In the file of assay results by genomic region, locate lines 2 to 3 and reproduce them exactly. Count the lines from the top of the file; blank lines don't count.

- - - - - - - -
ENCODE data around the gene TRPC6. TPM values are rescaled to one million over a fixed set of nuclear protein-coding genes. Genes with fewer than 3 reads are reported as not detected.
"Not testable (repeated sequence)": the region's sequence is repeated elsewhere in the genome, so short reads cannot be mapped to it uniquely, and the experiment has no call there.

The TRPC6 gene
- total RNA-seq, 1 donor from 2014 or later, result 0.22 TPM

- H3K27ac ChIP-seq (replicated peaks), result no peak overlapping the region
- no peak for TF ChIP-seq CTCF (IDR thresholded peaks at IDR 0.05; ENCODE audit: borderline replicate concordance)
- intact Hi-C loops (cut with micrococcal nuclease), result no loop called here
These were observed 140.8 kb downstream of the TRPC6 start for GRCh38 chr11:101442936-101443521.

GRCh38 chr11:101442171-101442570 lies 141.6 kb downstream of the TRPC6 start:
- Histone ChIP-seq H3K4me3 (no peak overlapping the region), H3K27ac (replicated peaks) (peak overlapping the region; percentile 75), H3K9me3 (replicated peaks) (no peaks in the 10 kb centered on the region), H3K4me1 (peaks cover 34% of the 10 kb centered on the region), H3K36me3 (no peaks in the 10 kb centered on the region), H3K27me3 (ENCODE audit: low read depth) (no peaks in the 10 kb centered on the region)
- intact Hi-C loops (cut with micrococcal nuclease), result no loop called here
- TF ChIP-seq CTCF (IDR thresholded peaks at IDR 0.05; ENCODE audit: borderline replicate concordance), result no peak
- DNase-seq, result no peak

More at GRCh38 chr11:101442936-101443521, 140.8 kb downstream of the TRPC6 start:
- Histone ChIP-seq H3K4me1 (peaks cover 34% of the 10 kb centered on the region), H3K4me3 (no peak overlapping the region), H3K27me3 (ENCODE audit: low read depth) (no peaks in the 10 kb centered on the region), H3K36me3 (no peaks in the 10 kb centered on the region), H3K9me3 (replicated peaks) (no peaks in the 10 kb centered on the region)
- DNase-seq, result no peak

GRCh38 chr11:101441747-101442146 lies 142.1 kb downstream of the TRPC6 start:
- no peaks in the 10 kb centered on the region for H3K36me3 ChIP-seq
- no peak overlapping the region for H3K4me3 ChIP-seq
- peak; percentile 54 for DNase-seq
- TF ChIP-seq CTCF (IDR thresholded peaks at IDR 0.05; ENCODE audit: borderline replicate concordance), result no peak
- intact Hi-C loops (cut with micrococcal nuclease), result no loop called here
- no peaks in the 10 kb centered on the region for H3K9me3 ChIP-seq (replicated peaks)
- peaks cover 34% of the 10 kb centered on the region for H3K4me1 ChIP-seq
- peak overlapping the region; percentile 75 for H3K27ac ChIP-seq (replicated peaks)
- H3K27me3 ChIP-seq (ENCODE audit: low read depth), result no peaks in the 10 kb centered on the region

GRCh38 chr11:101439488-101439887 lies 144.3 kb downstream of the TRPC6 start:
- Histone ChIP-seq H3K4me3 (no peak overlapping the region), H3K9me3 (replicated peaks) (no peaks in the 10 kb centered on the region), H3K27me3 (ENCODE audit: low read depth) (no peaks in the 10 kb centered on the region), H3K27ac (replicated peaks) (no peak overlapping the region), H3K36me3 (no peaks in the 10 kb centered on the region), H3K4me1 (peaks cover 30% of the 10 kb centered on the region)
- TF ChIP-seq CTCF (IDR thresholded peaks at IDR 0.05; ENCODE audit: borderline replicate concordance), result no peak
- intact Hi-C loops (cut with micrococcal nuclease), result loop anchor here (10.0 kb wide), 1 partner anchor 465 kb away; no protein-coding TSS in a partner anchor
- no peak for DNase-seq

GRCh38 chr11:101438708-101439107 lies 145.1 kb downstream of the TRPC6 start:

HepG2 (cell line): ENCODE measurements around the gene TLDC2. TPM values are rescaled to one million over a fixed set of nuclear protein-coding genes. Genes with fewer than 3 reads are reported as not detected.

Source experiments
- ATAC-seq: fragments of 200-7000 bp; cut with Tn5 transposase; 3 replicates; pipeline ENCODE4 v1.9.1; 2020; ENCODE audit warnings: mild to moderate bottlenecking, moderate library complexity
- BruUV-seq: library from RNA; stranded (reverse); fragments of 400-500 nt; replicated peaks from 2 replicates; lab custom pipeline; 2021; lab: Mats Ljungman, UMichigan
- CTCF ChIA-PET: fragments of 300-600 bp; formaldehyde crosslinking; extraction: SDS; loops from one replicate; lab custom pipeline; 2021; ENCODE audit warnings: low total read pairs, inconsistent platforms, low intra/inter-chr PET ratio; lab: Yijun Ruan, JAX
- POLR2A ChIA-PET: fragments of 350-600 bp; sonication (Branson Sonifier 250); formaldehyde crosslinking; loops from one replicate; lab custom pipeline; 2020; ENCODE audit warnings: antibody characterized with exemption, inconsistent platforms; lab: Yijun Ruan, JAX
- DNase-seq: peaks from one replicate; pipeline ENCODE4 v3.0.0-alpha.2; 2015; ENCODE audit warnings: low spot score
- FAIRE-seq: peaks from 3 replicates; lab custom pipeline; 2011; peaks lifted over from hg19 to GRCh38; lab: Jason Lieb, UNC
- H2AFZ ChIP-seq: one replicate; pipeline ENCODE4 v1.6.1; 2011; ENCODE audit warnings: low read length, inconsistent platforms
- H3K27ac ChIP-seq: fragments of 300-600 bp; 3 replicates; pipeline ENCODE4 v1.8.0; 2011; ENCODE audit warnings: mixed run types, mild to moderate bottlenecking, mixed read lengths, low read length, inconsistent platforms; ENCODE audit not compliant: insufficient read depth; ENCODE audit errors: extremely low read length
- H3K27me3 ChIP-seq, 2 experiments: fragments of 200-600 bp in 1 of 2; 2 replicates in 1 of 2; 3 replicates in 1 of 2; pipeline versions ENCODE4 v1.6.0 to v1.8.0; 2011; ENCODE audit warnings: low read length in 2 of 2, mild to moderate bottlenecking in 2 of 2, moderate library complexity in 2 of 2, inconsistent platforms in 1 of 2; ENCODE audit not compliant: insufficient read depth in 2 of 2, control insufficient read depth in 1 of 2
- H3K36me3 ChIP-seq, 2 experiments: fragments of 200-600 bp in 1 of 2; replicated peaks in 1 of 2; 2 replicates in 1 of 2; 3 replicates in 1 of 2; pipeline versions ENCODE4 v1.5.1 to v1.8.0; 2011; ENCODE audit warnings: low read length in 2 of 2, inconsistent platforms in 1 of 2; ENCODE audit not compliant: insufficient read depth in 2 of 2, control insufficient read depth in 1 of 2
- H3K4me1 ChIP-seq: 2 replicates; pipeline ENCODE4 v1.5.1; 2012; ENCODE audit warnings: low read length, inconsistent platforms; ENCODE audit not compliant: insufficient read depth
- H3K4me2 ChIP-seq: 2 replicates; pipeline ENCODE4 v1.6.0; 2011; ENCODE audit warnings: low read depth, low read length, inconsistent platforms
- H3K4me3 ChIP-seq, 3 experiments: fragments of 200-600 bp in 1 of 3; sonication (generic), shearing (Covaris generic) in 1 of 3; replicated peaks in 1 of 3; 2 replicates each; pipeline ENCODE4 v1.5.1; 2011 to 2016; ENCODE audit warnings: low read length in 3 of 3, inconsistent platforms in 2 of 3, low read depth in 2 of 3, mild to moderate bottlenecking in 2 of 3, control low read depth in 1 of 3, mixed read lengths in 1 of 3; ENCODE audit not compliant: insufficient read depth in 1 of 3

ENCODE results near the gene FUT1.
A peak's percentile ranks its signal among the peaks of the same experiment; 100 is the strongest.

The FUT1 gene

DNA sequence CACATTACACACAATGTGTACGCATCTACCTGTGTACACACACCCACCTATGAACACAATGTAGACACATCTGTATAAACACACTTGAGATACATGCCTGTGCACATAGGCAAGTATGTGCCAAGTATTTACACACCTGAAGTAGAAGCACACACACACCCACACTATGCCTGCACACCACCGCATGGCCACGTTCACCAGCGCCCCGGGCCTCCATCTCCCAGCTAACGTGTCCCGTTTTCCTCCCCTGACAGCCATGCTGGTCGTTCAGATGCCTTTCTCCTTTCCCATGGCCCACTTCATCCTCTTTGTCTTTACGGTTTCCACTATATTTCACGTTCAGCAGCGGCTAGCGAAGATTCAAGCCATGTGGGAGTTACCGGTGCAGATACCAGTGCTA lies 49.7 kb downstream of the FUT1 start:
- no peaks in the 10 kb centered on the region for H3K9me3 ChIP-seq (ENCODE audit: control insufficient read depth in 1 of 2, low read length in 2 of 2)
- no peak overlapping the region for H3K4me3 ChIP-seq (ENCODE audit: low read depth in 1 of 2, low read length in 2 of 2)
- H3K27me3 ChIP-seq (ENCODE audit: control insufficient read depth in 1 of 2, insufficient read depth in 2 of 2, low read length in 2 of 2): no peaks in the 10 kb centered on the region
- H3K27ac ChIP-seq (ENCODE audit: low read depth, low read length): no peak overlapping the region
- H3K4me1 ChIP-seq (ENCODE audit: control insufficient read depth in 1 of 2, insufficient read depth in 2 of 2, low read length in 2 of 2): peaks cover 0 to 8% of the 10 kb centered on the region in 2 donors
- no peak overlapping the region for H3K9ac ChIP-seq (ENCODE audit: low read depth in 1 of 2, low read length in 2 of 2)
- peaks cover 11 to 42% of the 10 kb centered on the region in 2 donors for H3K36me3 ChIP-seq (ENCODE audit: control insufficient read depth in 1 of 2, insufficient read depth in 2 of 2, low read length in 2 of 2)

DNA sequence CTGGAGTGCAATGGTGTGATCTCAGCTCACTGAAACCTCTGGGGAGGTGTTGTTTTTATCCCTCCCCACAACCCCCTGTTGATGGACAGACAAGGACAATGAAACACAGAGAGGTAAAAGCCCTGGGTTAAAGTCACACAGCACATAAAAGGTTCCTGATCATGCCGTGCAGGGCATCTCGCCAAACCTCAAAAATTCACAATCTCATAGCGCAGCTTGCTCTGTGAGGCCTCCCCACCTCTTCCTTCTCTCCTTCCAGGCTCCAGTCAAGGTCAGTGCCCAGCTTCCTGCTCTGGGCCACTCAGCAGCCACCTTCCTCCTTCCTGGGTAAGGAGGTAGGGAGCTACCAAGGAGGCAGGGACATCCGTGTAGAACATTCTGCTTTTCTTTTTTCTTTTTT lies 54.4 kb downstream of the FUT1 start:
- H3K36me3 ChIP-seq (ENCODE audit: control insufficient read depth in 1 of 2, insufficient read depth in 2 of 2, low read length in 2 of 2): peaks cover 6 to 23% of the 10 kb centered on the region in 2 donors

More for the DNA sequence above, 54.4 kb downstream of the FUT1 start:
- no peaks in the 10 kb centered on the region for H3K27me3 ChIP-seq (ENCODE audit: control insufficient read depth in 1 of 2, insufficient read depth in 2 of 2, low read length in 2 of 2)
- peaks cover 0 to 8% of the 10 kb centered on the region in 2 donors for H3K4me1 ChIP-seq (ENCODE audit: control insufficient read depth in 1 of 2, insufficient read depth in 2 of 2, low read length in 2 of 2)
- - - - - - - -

"Not testable (repeated sequence)": the region's sequence is repeated elsewhere in the genome, so short reads cannot be mapped to it uniquely, and the experiment has no call there.

The TRPC6 gene